A physics magic trick: take two sheets of carbon and twist

This ultrathin carbon, called graphene, is flexible and lighter than paper yet 200 times stronger than steel, writes Kenneth Chang for the New York Times.

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BARCELONA, Spain - In the universe of office supplies, pencil lead — a mixture of graphite and clay, which does not include any lead — appears unexceptional beyond its ability to draw dark lines. But 15 years ago, scientists discovered that a single sheet of graphite — a one-atom-thick layer of carbon atoms laid out in a honeycomb pattern — is a wonder. This ultrathin carbon, called graphene, is flexible and lighter than paper yet 200 times stronger than steel. It is also a good conductor of heat and electrical current, writes Kenneth Chang for the New York Times.

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The Intelligent Aerospace take:

October 31, 2019-Xiaobo Lu, first author of the study, which was published in Nature, said, "To our surprise, we observed that the system seemed to be competing between many novel states. By tuning the carrier density within the lowest two flat moiré bands, the system showed correlated states and superconductivity alternately, together with exotic magnetism and band topology. We also noted that these states were very sensitive to the quality of the device, i.e. accuracy and homogeneity of the twist angle between two sheets of graphene layers.”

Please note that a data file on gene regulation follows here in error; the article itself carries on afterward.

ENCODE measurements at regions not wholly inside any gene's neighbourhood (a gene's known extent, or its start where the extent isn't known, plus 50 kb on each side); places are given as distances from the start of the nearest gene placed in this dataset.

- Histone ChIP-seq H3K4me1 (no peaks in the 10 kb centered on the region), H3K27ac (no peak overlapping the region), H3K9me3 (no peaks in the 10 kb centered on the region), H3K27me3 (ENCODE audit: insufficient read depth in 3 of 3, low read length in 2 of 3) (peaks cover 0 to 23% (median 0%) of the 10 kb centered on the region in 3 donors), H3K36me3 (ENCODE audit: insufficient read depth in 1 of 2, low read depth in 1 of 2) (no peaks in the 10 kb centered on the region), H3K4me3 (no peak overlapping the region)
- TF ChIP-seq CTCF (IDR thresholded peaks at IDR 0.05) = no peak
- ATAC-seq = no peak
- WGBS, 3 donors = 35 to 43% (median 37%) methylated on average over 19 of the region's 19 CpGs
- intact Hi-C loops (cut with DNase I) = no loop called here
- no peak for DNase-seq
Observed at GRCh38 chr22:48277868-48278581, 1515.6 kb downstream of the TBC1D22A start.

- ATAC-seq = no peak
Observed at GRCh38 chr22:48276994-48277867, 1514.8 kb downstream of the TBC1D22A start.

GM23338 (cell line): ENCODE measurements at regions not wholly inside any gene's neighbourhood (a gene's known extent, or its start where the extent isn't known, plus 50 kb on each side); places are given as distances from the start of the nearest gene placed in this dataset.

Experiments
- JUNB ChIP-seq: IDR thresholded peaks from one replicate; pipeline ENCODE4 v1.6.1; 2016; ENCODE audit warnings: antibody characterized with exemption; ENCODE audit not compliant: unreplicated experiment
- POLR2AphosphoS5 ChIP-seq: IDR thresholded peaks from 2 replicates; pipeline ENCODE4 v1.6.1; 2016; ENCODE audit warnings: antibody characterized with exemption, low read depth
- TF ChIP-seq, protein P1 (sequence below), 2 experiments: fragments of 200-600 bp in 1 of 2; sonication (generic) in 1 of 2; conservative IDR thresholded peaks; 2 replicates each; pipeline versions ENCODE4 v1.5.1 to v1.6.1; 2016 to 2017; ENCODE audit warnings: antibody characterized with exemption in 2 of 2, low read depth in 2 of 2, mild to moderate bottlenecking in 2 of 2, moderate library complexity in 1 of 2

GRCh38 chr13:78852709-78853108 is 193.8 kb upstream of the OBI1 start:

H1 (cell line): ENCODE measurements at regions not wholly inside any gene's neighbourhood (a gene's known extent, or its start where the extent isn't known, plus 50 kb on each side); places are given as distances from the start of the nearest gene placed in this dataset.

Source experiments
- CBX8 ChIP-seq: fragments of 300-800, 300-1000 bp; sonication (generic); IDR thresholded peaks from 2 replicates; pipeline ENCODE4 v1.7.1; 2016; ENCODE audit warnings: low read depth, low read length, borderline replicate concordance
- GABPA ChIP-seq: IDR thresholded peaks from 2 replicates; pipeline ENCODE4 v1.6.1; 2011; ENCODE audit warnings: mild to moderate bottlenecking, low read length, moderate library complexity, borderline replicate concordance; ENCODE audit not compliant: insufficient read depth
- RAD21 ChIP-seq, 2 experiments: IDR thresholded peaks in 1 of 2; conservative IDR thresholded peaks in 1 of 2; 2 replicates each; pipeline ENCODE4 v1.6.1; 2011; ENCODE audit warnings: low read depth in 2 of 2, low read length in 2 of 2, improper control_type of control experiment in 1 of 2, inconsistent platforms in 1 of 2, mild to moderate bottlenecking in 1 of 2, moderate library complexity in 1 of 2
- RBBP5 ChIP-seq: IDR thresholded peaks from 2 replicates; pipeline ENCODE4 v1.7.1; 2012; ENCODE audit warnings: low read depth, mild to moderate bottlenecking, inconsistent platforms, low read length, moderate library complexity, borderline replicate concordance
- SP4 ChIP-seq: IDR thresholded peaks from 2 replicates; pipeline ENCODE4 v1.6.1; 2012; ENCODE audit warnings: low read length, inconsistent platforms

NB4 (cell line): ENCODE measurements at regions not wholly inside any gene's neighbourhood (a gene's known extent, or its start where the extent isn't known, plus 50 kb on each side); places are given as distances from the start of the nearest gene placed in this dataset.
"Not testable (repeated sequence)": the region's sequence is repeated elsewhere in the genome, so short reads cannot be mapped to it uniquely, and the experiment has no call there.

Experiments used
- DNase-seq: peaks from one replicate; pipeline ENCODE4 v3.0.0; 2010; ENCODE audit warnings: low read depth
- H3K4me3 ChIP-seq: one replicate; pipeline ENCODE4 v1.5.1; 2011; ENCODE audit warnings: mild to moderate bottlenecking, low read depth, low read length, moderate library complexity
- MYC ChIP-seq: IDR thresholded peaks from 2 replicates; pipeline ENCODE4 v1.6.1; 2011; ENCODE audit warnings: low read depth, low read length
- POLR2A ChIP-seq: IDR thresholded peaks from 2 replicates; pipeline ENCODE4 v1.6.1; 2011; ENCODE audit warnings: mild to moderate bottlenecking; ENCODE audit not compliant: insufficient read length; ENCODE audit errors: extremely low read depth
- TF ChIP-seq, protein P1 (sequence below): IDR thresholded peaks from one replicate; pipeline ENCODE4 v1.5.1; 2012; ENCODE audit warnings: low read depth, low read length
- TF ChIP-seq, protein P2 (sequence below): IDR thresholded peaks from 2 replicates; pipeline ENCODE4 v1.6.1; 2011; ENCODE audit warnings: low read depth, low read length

By getting graphene layers to exhibit different types of behaviors, scientists can experiment with this material that can be both an insulator and conductor by twisting it slightly and can possibly lead to significant breakthroughs in technology.

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Jamie Whitney, Associate Editor
Intelligent Aerospace

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